“OK, sure. What about Inspire?”

Cindy tapped on the keyboard a few times. “What are we looking for?”

“Same again.” Bjørn’s saturnine features appeared in his mind’s eye, his powerful, dour personality, his sociopathic tendencies, his arrogance and scorn. “Someone nice.”

“Someone nice. Someone nice.” Cindy searched through the database, frowning. “Oh, Kimmie’s an Inspire. Where is she? Here. Kimmie Baum. Twenty-three, was a yoga instructor, worked at a rock-climbing gym, went Bless, Inspire, Holy Zeal. She’s like a ray of sunshine.”

“Ray of sunshine sounds good.”

“I think you’ll be really happy with them both. Kerim and Kimmie are real steals. They’re on the premises right now. Let me call them down.”

“Sure. How about you ask them to meet me in… I don’t know. Conference room #3? The small one past the business center? Let’s do them one at a time. Kerim first?”

“Sounds good. I’ll let you know when he’s on his way.”

“Thanks Cindy.” James smiled at her. “You’re the best.”

“The best?” asked the Anima, who’d been hovering silently behind James’s shoulder the whole time. “That is incredibly impressive.”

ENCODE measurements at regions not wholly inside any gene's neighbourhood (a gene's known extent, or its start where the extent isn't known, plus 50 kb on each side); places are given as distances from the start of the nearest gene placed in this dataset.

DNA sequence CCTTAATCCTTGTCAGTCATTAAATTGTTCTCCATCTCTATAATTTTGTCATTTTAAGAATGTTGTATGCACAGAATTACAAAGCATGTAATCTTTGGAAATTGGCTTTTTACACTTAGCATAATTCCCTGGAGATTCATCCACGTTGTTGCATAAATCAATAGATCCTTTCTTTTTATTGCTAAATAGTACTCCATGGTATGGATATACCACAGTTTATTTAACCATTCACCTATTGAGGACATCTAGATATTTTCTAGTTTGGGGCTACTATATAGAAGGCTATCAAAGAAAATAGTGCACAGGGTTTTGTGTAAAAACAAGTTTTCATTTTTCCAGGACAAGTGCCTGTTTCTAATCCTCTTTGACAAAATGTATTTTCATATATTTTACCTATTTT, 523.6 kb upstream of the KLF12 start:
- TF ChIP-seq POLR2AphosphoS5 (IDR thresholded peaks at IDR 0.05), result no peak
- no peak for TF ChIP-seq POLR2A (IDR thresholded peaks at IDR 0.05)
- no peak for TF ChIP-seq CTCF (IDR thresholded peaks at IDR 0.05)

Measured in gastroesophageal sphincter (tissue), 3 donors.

James chuckled. “That she is. Let’s go, partner.”

He grabbed a cup of coffee en route, and then entered the little conference room, grabbed a chair, and slumped back. Sipped till Cindy paged him that Kerim was inbound, and a few moments later there was a polite but firm knock on the door.

“Come in.”

Kerim was as elegant and dignified as Cindy had said. Tall, poised, with a coffee-colored wrap around his shoulders and a pair of slender spectacles balanced on his nose, he had the air of a medieval scholar, a man who’d traveled the world describing all the far-fetched wonders he’d discovered. Lean, with a mass of chocolatey-black curls about his head and a trimmed beard, he closed the door and entered. “Mr. Kelly? Ms. Robinson said you wished to speak with me.”

“Take a seat,” said James, gesturing to a chair across the table. “Crimson Hydra lost a few folks today, and we’re looking to get replacements as soon as possible. Cindy spoke highly of you.”